Saturday, August 20, 2011

The Man Who Brought Down Manaus

by Leighton Gage

In the years before the First World War, Manaus was one of the richest places in the Americas – North or South. It was the first city in South America to install an electric grid; the first to have a telegraph link with Europe; the women wore French fashions; the children were sent to France to be educated; the per-capita consumption of champagne was higher than anywhere else in South America.

The opera house (above) was built with marble from Carrara and hand-painted tiles from Portugal. It featured chandeliers of Baccarat crystal and huge decorative vases from Sèvres. The rafters rang with the great voices of the age, Sarah Bernhardt and Jenny Lind among many others. All of which is pretty surprising when you consider where Manaus is located. It’s nine hundred miles from the sea, smack in the middle of the Amazon jungle.  Even today, there are no roads that will take you there from Brasilia, or Rio de Janeiro, orSão Paulo. You have to fly, or you have to take a boat.
So how come Manaus was so rich?
Back in those days Brazil had a monopoly on all the rubber in the world.

Rubber trees were native to the Amazon rainforest - and existed nowhere else. Naturally, the Brazilians wanted to keep it that way, To that end, they made it illegal to export the seeds or the seedlings of the rubber tree, and made it clear they’d classify anyone who did it as a thief.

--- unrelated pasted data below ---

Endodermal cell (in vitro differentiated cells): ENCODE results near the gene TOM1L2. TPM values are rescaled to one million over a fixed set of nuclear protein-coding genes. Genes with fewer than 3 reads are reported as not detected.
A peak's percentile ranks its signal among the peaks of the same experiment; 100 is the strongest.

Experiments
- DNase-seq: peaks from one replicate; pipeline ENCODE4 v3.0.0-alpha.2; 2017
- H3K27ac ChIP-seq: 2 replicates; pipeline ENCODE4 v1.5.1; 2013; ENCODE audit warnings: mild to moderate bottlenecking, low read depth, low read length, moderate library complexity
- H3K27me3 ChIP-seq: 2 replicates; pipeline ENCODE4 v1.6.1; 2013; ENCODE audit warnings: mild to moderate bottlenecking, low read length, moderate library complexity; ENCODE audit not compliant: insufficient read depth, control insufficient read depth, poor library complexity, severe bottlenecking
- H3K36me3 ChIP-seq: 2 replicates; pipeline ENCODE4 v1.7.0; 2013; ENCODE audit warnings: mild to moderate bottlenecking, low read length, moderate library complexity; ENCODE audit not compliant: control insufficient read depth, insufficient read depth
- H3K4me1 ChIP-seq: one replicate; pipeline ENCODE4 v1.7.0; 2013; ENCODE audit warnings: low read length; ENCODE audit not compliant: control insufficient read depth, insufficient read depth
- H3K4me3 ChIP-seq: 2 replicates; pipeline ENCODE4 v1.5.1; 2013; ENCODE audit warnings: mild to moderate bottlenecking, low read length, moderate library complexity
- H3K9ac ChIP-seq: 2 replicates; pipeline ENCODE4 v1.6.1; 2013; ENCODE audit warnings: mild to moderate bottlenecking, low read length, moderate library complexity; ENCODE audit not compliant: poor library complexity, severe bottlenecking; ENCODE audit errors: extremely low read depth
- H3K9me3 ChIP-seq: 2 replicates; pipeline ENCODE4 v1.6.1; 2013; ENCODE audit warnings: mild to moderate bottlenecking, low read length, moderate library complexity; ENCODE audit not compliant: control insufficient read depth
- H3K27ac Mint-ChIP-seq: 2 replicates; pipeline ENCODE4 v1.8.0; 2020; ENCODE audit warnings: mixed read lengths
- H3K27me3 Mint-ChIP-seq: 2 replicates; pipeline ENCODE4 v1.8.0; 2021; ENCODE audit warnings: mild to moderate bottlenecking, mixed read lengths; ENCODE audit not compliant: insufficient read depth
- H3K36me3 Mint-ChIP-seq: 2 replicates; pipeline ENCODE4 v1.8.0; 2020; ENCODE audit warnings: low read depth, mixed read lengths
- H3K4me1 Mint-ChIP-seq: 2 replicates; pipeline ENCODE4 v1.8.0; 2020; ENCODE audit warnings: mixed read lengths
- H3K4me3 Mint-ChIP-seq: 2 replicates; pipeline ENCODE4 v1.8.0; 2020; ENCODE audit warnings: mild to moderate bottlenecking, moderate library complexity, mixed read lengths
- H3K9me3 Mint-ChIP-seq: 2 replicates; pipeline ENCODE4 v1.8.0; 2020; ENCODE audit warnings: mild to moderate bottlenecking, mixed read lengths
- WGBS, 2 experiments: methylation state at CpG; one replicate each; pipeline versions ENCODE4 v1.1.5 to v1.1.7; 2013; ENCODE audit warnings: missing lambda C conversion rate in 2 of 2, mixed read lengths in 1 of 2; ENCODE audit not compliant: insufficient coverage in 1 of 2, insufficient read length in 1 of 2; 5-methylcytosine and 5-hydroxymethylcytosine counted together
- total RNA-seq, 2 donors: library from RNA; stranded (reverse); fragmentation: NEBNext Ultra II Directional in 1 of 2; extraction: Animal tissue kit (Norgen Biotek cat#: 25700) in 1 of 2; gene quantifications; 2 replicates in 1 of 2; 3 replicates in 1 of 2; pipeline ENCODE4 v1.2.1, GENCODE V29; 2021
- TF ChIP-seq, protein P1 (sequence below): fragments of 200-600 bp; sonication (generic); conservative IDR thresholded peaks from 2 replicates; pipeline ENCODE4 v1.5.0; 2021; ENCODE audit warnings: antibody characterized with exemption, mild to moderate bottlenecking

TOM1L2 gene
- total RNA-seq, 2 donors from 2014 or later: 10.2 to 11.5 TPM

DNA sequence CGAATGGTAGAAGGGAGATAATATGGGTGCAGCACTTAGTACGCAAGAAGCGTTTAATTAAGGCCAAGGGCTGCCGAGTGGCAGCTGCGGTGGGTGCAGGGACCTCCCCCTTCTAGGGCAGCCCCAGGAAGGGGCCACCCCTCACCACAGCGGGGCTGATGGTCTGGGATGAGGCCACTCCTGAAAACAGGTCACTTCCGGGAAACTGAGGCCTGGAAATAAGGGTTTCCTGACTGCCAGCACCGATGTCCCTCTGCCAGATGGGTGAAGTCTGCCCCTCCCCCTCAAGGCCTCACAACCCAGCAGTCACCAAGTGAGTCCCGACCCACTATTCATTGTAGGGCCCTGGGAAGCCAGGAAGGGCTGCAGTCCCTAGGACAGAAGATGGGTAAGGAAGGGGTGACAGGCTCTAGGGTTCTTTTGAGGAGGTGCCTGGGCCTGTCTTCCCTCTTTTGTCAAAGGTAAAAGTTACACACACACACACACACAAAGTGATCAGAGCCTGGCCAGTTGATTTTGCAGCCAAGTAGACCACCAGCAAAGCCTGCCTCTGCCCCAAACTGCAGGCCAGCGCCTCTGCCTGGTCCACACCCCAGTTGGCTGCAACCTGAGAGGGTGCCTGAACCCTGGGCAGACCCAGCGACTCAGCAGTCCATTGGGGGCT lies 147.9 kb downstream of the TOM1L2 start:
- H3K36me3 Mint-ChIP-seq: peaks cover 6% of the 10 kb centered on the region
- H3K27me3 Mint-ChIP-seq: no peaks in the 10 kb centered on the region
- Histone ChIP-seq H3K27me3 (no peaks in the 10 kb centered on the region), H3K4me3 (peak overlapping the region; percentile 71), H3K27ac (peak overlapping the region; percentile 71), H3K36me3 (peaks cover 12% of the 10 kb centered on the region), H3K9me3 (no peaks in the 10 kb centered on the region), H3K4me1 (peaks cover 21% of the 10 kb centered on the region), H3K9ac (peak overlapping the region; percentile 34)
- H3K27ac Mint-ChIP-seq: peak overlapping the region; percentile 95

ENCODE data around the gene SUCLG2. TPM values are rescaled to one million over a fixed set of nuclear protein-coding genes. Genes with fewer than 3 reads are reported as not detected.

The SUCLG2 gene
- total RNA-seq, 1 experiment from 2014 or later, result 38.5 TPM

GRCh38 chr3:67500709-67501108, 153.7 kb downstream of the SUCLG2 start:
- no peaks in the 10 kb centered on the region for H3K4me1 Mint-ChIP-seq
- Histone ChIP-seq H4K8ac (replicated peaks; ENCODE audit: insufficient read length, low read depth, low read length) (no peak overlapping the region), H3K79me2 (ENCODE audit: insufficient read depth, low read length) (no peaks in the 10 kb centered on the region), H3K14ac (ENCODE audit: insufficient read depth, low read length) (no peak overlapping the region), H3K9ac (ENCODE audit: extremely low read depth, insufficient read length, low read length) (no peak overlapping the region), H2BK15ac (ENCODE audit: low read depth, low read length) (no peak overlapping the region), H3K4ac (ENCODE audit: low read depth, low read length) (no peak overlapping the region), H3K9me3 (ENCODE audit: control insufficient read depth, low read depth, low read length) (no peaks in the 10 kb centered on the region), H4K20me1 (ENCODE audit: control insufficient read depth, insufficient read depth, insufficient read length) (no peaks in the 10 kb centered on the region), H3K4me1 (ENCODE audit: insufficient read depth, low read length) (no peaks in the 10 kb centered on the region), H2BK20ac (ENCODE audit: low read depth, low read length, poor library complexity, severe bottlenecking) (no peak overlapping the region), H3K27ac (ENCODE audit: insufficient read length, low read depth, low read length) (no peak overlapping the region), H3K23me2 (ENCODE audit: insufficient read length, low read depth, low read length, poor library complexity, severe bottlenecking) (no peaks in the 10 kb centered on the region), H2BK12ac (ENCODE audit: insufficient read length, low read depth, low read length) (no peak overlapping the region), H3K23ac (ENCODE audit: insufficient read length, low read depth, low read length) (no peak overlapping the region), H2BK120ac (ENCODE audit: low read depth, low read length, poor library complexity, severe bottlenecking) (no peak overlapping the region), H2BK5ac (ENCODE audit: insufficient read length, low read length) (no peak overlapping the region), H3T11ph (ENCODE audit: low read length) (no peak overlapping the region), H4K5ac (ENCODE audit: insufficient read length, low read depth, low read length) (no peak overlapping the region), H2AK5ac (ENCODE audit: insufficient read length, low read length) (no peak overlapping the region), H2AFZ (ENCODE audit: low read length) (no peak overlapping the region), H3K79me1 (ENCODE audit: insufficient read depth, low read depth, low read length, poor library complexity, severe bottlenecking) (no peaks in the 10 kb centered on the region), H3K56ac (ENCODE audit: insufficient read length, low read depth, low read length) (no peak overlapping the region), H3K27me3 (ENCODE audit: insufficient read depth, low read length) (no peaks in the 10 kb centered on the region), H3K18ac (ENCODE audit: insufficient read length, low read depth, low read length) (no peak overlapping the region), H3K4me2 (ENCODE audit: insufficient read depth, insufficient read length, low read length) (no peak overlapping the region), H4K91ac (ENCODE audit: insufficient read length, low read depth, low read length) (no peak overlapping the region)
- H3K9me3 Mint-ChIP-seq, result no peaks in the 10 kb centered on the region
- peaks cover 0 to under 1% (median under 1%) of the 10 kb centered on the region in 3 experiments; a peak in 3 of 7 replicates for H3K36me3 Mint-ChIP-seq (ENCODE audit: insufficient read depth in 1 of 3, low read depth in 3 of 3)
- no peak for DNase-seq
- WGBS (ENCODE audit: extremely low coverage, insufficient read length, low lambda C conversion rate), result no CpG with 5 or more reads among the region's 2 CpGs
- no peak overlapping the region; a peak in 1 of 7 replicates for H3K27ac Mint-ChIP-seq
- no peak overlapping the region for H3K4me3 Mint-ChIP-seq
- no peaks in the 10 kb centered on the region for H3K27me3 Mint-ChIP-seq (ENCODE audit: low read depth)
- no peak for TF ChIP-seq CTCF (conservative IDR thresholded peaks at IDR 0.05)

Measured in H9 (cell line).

Enter this man, Henry Wickham:

Wickam, in defiance of Brazilian law, stole 70,000 seeds and bore them off to the Royal Botanical Garden at Kew. They were planted the day after their arrival. Over two thousand of them germinated. 
The descendants of those seedlings were sent to Sri Lanka, to Singapore and to India. With them, the English established their own rubber trade, a trade that ended up being far more successful and lucrative than the Brazilian one.

And that for one reason: every other place in the world the trees could be planted in groves; but not in Brazil. The Amazon rainforest, you see, harbors a blight that exists nowhere else in the world, a blight that attacks rubber trees. If one tree is infected, the blight kills all the other trees in the neighborhood. The Brazilian trees, therefore, are always spaced throughout the jungle. The harvest of their latex is an expensive proposition, too expensive to compete with the plantations, and low labor costs, of the East.
Brazil’s loss.
England’s gain.
Henry Wickham got a knighthood.
Manaus got shafted. These days, it's no more than a backwater.

And is known for little more than the “meeting of the waters”, the place where muddy brown of the Rio Solimões meets the black of the Rio Negro and forms the beginning of the Rio Amazonas, the true Amazon.

And yet...and yet...there's a very good reason to go there: to see the place where most of the action takes place in my book Dying Gasp, the third in the Chief Inspector Mario Silva series.

1 comment:

Anne K. Albert said...

Fascinating history. Thanks for sharing!